“The Industry 4.0 economy is very much centred on people, collaboration and building relationships in order to create successful virtual networks of partners”, Prof. Semolic continues.

Prof. Steyn explains that the complexity of today’s technologies, artificial intelligence, mass data and the internet of things calls for specialisation and sustainable collaboration among partnering organisations. He avers that competitiveness no longer depends on the optimisation of one’s own resources. It now relies on total inter-organisational value chain innovativeness and supportive partner technologies, products, services and systems.

“As organisations become more involved in virtual networks of partners in the Industry 4.0 economy, it will increasingly lead to accelerated organisational transformation and change.

“It’s very much a different ball-game and the leadership, management and governance of such structures also change, hence, you require profound transformational leadership in this new situation,” he says.

It, therefore, demands the introduction of new horizontally structured supply and value chain business models. Prof. Steyn says that virtual value chains shape organisations into strategic, collaborative, value-driven entities where non-core activities are performed by carefully-selected partners.

“A competitive edge is gained by collaboratively performing strategic activities more effectively and efficiently. This approach demands exceptional governance, supported by transformational leadership excellence and a systemic knowledge of applied programme management.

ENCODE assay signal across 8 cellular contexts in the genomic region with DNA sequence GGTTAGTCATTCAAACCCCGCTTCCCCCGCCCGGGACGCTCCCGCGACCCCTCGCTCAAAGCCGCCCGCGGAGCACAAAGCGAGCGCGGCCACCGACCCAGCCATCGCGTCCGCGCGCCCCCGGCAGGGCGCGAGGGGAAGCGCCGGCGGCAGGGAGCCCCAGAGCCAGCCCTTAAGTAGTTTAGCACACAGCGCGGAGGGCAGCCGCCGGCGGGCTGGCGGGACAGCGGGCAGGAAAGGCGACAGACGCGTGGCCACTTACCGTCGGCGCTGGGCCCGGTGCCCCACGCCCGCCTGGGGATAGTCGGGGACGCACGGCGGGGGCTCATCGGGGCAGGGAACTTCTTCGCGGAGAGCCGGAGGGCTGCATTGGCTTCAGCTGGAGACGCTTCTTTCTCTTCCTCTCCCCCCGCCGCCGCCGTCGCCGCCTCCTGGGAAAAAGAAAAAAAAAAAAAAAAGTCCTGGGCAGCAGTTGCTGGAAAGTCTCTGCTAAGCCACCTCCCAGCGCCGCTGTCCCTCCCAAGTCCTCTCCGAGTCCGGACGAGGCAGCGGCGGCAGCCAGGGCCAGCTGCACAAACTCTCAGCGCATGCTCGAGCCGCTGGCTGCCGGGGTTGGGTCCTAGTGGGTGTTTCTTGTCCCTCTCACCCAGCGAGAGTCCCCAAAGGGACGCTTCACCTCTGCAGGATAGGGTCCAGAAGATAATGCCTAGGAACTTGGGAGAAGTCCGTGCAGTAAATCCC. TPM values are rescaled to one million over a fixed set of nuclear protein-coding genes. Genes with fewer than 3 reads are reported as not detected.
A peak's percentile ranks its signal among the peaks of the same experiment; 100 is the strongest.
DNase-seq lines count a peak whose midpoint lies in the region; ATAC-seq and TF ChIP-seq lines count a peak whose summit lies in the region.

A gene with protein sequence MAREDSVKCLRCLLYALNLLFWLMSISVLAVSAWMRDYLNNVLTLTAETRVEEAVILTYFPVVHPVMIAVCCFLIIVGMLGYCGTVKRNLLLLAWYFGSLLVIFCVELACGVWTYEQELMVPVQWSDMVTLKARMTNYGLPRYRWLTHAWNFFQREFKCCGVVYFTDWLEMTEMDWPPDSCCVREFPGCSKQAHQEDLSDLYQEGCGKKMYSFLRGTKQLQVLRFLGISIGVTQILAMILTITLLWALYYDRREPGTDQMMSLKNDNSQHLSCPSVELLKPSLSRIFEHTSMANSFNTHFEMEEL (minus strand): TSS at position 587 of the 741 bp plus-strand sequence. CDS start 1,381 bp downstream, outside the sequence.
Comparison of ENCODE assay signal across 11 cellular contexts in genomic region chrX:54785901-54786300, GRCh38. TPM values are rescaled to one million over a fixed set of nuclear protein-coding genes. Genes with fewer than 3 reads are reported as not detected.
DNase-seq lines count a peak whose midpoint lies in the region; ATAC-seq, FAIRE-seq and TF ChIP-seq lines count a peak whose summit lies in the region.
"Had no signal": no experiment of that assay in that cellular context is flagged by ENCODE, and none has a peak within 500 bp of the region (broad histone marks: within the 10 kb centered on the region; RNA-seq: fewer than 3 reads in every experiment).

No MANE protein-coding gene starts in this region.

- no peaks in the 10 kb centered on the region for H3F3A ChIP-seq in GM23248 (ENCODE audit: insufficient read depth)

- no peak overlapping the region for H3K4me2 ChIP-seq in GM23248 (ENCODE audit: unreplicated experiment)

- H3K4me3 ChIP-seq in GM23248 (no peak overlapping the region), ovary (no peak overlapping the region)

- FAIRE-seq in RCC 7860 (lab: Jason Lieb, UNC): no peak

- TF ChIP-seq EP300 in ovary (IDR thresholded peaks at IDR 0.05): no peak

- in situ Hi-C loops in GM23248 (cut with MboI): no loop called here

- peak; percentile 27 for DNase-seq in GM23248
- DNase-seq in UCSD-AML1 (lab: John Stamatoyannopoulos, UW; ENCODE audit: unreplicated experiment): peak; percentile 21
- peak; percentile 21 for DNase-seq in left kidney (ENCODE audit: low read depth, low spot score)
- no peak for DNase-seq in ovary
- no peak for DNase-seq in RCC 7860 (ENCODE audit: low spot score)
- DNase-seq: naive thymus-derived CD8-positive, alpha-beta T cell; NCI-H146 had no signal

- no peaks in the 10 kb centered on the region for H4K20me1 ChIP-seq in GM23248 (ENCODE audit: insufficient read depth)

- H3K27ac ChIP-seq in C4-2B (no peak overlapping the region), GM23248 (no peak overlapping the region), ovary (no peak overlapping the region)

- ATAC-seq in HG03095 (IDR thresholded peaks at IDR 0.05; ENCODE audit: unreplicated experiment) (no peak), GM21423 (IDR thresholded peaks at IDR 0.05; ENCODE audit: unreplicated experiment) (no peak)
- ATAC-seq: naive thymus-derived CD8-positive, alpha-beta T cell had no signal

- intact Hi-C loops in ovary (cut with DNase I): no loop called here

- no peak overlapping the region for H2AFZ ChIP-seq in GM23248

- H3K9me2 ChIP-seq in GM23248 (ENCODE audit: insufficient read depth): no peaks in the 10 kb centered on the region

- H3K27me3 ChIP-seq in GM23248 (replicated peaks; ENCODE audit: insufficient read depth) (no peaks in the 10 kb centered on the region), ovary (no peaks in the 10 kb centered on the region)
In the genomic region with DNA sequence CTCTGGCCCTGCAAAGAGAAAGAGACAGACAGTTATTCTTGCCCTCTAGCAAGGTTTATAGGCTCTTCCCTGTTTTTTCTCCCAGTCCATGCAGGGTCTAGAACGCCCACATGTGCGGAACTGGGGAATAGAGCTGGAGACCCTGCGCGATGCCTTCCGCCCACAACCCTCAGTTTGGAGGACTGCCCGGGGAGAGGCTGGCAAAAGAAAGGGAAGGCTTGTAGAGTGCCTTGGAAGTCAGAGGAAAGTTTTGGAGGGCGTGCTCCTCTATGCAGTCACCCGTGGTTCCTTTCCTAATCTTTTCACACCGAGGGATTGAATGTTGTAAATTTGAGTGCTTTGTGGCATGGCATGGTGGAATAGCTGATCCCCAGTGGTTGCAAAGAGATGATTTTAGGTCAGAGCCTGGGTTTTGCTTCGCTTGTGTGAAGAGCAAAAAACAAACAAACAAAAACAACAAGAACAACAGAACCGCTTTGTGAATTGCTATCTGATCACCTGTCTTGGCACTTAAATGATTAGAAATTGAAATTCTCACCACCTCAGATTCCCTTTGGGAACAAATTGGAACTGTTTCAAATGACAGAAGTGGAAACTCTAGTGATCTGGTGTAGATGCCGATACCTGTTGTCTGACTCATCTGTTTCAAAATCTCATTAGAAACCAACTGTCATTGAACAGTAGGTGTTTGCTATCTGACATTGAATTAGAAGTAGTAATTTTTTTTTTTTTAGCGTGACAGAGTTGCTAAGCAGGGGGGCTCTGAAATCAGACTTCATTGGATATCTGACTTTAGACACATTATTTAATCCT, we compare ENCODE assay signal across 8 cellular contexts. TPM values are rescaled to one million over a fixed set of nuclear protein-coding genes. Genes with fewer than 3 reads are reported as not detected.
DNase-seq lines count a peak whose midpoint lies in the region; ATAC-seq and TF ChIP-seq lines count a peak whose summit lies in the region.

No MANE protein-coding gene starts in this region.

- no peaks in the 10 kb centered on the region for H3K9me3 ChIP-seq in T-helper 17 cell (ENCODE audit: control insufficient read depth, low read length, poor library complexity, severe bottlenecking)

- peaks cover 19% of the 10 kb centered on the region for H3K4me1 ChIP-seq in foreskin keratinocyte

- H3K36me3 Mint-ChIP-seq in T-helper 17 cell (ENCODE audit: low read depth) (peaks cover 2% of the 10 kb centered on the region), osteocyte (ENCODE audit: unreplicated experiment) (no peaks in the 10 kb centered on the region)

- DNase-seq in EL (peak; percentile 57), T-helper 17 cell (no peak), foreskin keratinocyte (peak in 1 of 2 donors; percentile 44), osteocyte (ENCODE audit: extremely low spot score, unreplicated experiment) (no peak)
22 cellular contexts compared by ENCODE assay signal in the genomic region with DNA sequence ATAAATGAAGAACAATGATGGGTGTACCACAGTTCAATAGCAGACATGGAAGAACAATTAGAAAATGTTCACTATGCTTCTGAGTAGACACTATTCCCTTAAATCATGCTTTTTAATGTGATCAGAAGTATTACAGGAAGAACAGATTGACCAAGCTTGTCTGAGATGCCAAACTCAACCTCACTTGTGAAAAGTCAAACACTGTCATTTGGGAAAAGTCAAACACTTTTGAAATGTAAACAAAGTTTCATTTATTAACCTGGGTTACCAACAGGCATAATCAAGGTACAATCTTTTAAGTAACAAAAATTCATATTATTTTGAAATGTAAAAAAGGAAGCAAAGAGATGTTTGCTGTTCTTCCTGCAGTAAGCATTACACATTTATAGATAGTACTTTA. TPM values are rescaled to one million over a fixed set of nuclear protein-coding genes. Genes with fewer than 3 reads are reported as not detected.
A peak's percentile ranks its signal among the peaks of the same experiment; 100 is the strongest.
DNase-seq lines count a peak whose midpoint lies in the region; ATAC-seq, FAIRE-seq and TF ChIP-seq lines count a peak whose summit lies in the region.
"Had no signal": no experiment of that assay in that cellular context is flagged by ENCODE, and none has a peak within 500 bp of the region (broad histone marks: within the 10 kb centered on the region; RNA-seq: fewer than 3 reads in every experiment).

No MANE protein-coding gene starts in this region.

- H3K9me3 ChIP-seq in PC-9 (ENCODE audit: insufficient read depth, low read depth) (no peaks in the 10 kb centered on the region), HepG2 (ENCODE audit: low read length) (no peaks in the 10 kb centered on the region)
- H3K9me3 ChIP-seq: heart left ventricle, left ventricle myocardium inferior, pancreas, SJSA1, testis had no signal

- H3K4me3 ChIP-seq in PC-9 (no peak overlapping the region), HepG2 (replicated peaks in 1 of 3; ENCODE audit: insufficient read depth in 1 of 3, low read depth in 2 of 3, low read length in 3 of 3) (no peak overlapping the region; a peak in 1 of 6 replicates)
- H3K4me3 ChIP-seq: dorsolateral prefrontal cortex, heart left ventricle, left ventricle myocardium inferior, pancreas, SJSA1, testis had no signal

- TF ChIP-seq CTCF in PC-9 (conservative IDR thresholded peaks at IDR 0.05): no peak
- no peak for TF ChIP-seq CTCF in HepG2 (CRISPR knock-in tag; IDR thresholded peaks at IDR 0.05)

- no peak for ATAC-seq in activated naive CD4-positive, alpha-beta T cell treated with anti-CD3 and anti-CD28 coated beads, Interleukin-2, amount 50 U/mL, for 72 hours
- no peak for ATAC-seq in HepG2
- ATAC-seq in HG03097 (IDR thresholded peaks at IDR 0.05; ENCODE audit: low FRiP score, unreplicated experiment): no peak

Effective and efficient cross-functional and inter-organisational management of project and supply chain programmes in virtual networks is a critical enabling competency for the Industry 4.0 economy,” he elaborates.

Prof. Semolic adds, “There’s a need to look beyond South Africa, so one needs to become globally competitive. Before, the focus was mostly on operations but today, it’s much more focused on innovation and the introduction of new technologies and you cannot do it by yourself.”

“The most critical element here is to first identify your key competencies, and then evaluate these to see where you stand in terms of being a regional and global player.

“All other things need to be partnered—this is in order to create a virtual value chain—horizontal and vertical virtual value chains.

“An organisation’s value system is a crucial element and when selecting your partners, it’s of paramount importance to select those that have the same or similar value systems to yours,” he adds.

“In order to make this work, no matter the industry, remember you are actually operating in networks of people and value systems and associated leadership role modelling become very important,” Prof. Steyn avers.

The imporance of transformational leadership

Coupled with those value systems of the various partner organisations, leadership excellence is of paramount importance in Industry 4.0.